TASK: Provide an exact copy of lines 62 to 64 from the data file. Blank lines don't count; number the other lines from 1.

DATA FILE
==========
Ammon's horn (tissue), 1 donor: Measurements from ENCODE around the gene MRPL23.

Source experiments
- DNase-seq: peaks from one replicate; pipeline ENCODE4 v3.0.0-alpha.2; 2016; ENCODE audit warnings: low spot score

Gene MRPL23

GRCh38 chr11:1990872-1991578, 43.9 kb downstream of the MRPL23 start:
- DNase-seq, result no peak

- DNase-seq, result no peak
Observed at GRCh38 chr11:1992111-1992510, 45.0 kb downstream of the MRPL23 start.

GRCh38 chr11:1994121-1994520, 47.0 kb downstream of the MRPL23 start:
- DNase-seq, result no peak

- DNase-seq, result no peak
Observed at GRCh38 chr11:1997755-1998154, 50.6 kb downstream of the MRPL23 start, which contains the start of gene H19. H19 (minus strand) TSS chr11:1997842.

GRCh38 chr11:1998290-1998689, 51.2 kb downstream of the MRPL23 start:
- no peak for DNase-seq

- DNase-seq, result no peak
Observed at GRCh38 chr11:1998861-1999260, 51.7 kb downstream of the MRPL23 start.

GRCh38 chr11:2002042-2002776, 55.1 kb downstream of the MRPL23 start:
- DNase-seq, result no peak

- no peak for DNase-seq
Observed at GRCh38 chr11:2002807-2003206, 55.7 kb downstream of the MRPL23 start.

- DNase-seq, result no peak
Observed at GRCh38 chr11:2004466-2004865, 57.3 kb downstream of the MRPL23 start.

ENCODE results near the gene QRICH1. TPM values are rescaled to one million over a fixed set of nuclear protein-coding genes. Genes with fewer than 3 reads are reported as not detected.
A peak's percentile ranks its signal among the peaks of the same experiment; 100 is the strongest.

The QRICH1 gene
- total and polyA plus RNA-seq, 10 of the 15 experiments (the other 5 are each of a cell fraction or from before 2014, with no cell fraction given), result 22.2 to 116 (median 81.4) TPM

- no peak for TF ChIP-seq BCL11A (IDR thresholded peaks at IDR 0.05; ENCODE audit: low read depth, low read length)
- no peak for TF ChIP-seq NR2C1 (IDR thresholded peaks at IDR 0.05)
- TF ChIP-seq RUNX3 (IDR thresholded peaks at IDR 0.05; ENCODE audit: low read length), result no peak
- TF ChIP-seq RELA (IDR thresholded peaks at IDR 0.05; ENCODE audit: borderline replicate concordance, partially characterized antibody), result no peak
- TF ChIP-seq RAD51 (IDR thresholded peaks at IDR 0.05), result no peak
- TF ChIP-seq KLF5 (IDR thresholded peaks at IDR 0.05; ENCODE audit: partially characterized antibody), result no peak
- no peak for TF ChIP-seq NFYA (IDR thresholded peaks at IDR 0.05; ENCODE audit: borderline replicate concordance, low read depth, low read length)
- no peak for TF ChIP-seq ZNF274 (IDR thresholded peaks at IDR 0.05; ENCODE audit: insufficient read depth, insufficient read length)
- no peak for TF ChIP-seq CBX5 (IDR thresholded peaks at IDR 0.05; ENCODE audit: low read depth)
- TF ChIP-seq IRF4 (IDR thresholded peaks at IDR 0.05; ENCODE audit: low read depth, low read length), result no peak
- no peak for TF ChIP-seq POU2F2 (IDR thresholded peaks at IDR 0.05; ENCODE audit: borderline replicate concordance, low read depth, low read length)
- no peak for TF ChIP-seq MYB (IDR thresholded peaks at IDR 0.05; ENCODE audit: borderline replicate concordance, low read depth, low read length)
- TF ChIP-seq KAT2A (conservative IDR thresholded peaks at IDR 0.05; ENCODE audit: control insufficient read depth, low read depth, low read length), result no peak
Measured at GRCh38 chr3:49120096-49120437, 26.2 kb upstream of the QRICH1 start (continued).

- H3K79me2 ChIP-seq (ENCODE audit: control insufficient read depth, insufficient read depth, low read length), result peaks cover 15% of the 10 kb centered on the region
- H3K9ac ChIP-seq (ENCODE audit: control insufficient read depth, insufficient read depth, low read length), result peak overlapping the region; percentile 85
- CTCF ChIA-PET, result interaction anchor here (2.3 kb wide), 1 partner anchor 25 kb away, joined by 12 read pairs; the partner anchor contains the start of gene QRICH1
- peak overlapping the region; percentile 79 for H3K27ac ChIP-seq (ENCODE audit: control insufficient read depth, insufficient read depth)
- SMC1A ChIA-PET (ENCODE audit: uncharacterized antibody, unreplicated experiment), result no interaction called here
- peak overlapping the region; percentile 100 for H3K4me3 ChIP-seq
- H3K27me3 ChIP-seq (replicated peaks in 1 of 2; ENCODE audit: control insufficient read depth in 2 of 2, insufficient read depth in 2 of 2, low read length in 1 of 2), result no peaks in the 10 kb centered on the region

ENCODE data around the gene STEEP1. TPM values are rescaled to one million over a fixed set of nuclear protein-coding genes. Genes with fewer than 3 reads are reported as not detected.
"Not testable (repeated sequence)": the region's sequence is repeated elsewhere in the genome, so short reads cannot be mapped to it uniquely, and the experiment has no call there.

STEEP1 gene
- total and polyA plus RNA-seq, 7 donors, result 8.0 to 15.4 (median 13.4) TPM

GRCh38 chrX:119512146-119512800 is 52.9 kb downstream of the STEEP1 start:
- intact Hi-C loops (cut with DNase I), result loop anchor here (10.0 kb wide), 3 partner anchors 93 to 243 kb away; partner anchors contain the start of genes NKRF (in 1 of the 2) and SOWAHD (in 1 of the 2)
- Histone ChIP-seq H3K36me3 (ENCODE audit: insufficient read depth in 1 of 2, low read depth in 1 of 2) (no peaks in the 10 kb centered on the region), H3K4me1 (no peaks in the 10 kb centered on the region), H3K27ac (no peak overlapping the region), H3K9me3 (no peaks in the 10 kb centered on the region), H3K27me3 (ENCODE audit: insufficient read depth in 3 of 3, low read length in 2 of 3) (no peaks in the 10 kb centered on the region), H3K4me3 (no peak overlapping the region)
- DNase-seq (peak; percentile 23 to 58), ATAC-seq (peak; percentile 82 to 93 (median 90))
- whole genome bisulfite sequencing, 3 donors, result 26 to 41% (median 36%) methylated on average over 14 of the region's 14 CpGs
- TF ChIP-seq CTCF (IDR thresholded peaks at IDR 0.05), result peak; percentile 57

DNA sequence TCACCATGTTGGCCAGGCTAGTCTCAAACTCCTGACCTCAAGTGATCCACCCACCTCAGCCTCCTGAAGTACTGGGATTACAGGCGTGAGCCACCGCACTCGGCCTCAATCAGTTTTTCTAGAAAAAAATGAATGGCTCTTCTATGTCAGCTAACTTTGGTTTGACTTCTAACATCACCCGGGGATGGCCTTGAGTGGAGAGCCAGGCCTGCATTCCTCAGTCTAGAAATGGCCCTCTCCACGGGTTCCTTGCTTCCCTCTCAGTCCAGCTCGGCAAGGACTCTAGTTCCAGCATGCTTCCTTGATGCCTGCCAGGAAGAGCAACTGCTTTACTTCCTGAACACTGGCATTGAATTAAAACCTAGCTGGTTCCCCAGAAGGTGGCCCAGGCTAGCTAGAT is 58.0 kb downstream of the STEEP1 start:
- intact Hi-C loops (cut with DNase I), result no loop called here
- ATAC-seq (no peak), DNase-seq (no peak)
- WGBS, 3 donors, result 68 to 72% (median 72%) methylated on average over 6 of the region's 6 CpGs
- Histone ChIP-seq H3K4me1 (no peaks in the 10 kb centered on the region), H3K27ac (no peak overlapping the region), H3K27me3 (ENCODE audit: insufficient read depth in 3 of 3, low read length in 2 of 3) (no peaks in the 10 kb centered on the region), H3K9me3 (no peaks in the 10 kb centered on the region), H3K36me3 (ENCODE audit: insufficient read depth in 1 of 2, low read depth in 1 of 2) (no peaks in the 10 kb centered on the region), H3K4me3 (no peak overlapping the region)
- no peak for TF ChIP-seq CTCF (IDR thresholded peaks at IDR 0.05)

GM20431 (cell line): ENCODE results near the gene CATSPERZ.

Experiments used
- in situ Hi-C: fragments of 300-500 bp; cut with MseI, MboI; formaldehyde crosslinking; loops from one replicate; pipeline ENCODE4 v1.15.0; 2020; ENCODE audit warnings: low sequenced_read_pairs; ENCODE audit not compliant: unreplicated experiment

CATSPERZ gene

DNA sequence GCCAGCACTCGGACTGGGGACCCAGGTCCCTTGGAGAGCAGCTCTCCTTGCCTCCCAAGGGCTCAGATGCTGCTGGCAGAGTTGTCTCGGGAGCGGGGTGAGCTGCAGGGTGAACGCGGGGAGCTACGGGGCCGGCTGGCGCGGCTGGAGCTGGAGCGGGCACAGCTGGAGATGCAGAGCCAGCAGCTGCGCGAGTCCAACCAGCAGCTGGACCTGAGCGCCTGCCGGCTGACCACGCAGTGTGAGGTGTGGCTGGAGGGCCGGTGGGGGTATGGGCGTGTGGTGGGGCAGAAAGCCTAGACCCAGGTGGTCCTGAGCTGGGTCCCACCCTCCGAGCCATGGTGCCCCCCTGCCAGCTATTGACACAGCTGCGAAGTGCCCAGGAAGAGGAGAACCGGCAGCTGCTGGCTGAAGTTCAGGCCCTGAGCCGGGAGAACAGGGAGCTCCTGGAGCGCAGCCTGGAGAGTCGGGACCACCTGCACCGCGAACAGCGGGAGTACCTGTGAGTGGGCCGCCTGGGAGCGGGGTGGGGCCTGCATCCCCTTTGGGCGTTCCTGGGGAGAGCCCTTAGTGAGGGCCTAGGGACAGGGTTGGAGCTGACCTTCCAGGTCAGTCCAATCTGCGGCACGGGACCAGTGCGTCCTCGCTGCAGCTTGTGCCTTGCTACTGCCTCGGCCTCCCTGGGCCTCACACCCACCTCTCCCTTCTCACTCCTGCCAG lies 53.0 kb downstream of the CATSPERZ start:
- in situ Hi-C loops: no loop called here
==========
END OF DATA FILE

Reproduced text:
- Histone ChIP-seq H3K4me1 (no peaks in the 10 kb centered on the region), H3K27ac (no peak overlapping the region), H3K27me3 (ENCODE audit: insufficient read depth in 3 of 3, low read length in 2 of 3) (no peaks in the 10 kb centered on the region), H3K9me3 (no peaks in the 10 kb centered on the region), H3K36me3 (ENCODE audit: insufficient read depth in 1 of 2, low read depth in 1 of 2) (no peaks in the 10 kb centered on the region), H3K4me3 (no peak overlapping the region)
- no peak for TF ChIP-seq CTCF (IDR thresholded peaks at IDR 0.05)

GM20431 (cell line): ENCODE results near the gene CATSPERZ.